Tuesday 29 November 2011

It takes a congregation

In a 1996 book Hillary Clinton challenged the rampant individualism of modern western society by forcefully pointing out that, in the raising of the next generation, we all have a part to play. That is true whether or not we are directly related to the children in question. A society where the more affluent focus only on their children, abandoing a wider commitment to community, will be much poorer in the long run.

In recent weeks at Knox we've been hearing the phrase, "it takes a congregation." It's a sort of tongue-in-cheek way of raising volunteers and donations of materials and time for the annual turkey supper: "It takes a congregation to serve a turkey." Yes, I know, you can read that in a couple of ways! Every year our congregation puts on a turkey supper with all the trimmings. Not only does it kick off the Advent season, it also raises a portion of the annual revenue. I realized this year, that although the revenue is the "presenting reason" for the supper it's not the main benefit.

As with many such events staged by churches and other not-for-profit groups, if someone were to do a purely cost-benefit analysis of a typical fund-raising effort the truth is that if all the volunteers were to contribute $50 or $100 directly, they would raise a similar or larger amount with only a fraction of the effort. Of course, in most fund-raising efforts, many of the participants couldn't afford that contribution. Furthermore, dinners, yard sales, auctions and the like, hopefully allow others to contribute to the host organization's activity. Put bluntly, it provides the charity with another revenue stream! As well, it raises awareness that the organization - church or otherwise - is alive and functioning in the community. If someone comes for supper and is favourably impressed, perhaps they'll return for group's primary activities - such as worship. And, who knows, you might rub elbows with a long-lost friend or a brand new one, sitting on those awkward chairs at those long tables!

For the organization itself - like a congregation - the primary benefit is not financial, even if some folk imagine that it is. If the event really succeeds, it's because it draws people together in a new configuration. People who move in different circles of relationship are now side by side. New relationships are forged as plates are filled or gravy is poured; as patrons are served and places re-set for the next guest. In this case, both our youth group and Sunday School turned out in goodly numbers to help, which I know impressed not only our visitors but also regular church goers who don't always see the kids and youth because of different activity schedules. Think about it: particularly in an urban/suburban setting, how often do the generations outside of a family gather together for a shared task? How often do the children, teens, middlers and seniors get together at all, much less in a way that benefits others?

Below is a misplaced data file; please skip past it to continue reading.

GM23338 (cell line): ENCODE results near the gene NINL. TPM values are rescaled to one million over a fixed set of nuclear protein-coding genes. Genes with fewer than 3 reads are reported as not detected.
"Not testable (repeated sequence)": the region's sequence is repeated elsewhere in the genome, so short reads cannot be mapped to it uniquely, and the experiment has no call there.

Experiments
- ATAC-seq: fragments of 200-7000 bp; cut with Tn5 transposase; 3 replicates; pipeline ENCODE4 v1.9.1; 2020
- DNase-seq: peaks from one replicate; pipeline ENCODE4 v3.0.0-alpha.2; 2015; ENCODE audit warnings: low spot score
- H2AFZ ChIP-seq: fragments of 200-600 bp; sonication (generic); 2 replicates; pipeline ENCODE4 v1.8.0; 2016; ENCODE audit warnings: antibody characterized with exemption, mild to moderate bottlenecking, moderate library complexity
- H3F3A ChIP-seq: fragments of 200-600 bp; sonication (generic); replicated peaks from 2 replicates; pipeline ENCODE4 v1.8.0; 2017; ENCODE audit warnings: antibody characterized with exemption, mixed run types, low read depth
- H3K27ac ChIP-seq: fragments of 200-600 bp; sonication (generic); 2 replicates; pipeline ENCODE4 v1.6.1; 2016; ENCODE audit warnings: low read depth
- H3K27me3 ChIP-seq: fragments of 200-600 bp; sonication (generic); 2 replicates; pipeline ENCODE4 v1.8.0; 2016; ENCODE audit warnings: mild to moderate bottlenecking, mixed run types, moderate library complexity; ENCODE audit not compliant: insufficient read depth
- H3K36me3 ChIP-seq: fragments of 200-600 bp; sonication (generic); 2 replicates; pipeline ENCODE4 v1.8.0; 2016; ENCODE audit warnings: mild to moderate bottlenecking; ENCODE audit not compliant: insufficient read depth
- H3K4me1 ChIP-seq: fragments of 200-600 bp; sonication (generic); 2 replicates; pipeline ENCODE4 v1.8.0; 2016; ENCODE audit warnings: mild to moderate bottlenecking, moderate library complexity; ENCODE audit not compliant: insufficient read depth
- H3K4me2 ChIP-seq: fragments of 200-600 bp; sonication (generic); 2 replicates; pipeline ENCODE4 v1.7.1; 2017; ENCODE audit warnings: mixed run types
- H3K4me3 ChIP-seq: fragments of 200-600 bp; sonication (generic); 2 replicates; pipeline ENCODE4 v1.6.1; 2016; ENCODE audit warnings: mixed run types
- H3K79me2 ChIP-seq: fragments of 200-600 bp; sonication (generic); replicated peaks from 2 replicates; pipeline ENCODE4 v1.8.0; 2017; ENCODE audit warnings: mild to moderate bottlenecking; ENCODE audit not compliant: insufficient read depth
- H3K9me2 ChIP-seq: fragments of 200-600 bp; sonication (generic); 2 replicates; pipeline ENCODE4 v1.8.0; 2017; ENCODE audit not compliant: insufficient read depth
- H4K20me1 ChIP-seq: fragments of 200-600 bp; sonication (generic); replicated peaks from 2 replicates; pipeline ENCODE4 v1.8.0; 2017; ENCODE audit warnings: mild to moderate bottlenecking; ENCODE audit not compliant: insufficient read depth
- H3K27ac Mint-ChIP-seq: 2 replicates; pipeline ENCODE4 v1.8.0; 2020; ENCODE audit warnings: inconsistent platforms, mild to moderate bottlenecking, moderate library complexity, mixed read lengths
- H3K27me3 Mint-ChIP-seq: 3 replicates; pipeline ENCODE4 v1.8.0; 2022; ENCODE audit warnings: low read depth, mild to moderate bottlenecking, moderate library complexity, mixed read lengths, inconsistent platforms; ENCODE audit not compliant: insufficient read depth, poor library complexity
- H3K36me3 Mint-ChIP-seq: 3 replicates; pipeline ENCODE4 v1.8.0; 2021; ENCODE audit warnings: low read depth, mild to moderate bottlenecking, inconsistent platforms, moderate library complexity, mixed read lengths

Of course, all is not shangri-la - the church is, after all, a divinely-instituted body populated by very human subjects! Always there are those who would organize this or that aspect differently. But, overwhelmingly, I was struck by the efficiency and effectiveness of the operation. And, far more importantly, by the joy being shown by those who were doing the work. They were having fun together. There was gentle teasing of one another, laughter when two servers ended up at the same patron with a plate of food at the same moment and times of pause where folk connected in very simple, human ways. No, from a purely financial perspective it wasn't terribly efficient. But the benefits to Christ's community of an opportunity to be in service together across the generations would make the event a success even if it lost money.